Making Biscuits & Country Gravy with Maggie

One of the best parts of cooking is sharing the experience with someone else, and that’s especially enjoyable when it’s my little daughter, Maggie (who also goes by Maggalicious or Magzilla depending on her mood):

She really loves cooking with daddy and I enjoy cooking with her, even though it usually turns our kitchen into a disaster. But in the end it’s all worth it, and we both enjoy spending the time together. This past weekend Maggalicious and I decided to make biscuits and gravy. So for today’s post, I figured I’d her instruct you through how to make this easy biscuit recipe and country sausage gravy. The biscuit recipe I use is one from my mom, and I call them “Mom’s Increda-Biscuits.” Honestly, they’re down-right irresistible and so easy to make. This is actually two different recipes on one post (biscuits + country sausage gravy), so this time around there are two printable recipes available at the end of this post. Don’t forget to print them both out.

Homemade Biscuits with Country Sausage Gravy

Amazingly Tasty, Easy Biscuits

Ingredients

Biscuits

(Go to Biscuit Instructions)

Country Sausage Gravy

(Go to Gravy Instructions)

Method

How to Make the Biscuits (Mom’s Increda-Biscuits)

Preheat your oven to 425, and while the oven is preheating, sift your dry ingredients together into a bowl.

Biscuits and Country Sausage Gravy 003 - The Cooking Dish - Chris Mower
Biscuits and Country Sausage Gravy 001 - The Cooking Dish - Chris Mower

Measure out 1/3 cup shortening. I typically like to make it a bulging 1/3 cup. To keep your measuring cup shortening-free (shortening can be a real pain to clean off), simply wrap it first with some plastic wrap.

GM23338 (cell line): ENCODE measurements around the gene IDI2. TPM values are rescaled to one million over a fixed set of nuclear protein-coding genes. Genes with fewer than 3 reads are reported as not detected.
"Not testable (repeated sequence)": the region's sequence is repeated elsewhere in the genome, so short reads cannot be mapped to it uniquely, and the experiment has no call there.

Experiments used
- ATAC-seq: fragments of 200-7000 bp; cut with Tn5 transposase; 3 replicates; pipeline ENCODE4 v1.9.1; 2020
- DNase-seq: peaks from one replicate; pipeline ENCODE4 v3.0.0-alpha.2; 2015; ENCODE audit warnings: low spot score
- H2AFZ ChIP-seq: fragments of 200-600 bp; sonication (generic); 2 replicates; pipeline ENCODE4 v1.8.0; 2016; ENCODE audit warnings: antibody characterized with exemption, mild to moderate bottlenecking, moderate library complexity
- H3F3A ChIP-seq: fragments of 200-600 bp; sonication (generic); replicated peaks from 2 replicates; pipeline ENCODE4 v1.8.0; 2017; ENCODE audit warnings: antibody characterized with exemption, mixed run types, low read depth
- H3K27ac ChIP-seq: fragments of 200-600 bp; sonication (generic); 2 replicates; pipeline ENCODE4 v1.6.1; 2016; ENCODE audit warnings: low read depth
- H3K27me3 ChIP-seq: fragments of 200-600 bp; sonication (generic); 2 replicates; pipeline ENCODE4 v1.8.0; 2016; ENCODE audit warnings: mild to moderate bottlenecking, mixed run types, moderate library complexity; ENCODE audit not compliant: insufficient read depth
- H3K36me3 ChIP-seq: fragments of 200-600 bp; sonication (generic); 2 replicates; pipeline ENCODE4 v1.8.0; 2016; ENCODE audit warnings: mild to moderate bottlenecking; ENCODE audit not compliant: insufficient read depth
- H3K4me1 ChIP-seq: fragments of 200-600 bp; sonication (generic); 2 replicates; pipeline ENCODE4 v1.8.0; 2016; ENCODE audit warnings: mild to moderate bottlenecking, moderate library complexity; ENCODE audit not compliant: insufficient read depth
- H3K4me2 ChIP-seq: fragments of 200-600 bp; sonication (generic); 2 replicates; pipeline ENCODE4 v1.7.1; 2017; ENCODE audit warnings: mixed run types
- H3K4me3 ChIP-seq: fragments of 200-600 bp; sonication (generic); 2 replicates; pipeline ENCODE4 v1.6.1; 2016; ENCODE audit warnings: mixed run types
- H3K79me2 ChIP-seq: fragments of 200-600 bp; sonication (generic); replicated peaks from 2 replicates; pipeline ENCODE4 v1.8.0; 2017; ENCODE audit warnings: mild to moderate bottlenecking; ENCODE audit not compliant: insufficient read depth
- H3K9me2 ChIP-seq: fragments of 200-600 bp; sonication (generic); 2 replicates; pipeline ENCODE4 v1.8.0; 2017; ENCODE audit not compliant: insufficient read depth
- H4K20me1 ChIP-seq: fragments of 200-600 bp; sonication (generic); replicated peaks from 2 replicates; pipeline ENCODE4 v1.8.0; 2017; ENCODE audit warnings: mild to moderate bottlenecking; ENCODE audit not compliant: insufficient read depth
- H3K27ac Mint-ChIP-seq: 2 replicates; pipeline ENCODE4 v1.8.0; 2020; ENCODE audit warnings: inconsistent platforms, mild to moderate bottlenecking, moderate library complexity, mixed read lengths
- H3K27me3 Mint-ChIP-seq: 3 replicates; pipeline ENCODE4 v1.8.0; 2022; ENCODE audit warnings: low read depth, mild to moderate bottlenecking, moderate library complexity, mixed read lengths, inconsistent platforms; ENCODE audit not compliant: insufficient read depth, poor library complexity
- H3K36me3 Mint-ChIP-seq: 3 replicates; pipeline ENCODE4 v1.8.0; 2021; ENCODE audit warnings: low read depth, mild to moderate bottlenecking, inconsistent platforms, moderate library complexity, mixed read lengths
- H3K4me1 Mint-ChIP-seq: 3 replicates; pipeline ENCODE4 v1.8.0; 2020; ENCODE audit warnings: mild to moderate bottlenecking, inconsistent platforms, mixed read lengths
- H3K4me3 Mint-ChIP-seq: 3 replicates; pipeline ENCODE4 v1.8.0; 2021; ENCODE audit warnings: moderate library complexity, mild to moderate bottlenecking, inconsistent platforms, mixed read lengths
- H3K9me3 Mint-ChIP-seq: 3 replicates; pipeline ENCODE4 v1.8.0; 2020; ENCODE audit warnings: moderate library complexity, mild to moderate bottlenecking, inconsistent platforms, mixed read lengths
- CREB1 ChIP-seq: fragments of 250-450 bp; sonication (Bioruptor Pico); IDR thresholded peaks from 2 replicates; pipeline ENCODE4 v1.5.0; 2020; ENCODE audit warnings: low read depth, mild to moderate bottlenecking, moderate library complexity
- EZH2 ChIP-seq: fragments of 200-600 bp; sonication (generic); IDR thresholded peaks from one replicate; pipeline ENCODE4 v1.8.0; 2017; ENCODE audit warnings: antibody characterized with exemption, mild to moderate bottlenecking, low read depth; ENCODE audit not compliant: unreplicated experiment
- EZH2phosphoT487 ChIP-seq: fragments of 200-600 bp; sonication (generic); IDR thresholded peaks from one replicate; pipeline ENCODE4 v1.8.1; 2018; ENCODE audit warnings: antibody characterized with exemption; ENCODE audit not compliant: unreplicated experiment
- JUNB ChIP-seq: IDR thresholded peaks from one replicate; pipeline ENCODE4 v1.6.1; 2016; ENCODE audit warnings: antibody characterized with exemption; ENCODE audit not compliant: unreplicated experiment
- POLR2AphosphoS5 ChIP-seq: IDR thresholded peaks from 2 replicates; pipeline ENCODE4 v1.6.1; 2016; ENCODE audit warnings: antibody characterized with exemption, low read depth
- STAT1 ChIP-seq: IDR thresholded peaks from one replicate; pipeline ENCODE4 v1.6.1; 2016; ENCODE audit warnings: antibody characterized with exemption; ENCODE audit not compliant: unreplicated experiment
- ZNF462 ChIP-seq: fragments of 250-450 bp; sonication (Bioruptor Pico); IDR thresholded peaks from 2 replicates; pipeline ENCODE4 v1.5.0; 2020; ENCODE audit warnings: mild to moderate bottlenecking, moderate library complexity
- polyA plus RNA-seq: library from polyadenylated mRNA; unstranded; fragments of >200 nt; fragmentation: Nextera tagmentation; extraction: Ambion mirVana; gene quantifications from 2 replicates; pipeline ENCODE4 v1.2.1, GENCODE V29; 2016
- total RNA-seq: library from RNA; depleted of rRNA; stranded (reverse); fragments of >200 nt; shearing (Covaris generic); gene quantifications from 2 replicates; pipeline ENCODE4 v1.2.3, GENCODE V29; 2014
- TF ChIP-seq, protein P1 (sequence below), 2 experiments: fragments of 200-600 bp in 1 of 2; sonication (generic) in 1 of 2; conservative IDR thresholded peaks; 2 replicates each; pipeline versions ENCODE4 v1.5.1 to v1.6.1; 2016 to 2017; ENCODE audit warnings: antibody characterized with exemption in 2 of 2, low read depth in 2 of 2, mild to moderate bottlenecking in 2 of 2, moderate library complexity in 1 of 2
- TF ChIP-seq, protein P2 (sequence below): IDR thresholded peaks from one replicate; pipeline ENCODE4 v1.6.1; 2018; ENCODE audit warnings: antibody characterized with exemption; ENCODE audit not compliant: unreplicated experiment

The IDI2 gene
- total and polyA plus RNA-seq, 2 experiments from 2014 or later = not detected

Biscuits and Country Sausage Gravy 005 - The Cooking Dish - Chris Mower

Add the shortening to the bowl…

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And then hold the bowl in front of you and smile for the camera. *Click*.

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Cut in the shortening until it forms pea-sized lumps in the flour. Try to make it as evenly divided as possible.

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Add the milk…

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…and gently incorporate it into the flour. For fluffier biscuits, do your best to knead the dough as little as possible, but still incorporate the flour. I typically grab the dough and scrape it around the bowl’s edge to gather all the flour and then I knead it a little.

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Place the dough on a lightly floured counter top and roll it out to about 3/4″ thick.

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Cut out your biscuits using a machete, unless you want nicely shaped biscuits (overrated). In that case, you can use cookie cutters or biscuit cutters. Maggalicious liked the idea of Christmas-themed biscuits, so she picked out tree, snowman, and gingerbread boy cookie cutters.

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Place the cut out biscuits on a non-greased cookie sheet or a baking stone (I bake mine on a stone and love it) at 425 for 10-12 minutes or until nice golden brown speckles appear on top. And since I forgot to take a picture of them on the stone, I’ll just let you see the finished product with the golden speckles.

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These are especially mouthwatering eaten with butter and homemade raspberry-huckleberry jam. But we’re not going to do that right now, instead, it’s time to whip up some country sausage gravy.

How to Make the Country Sausage Gravy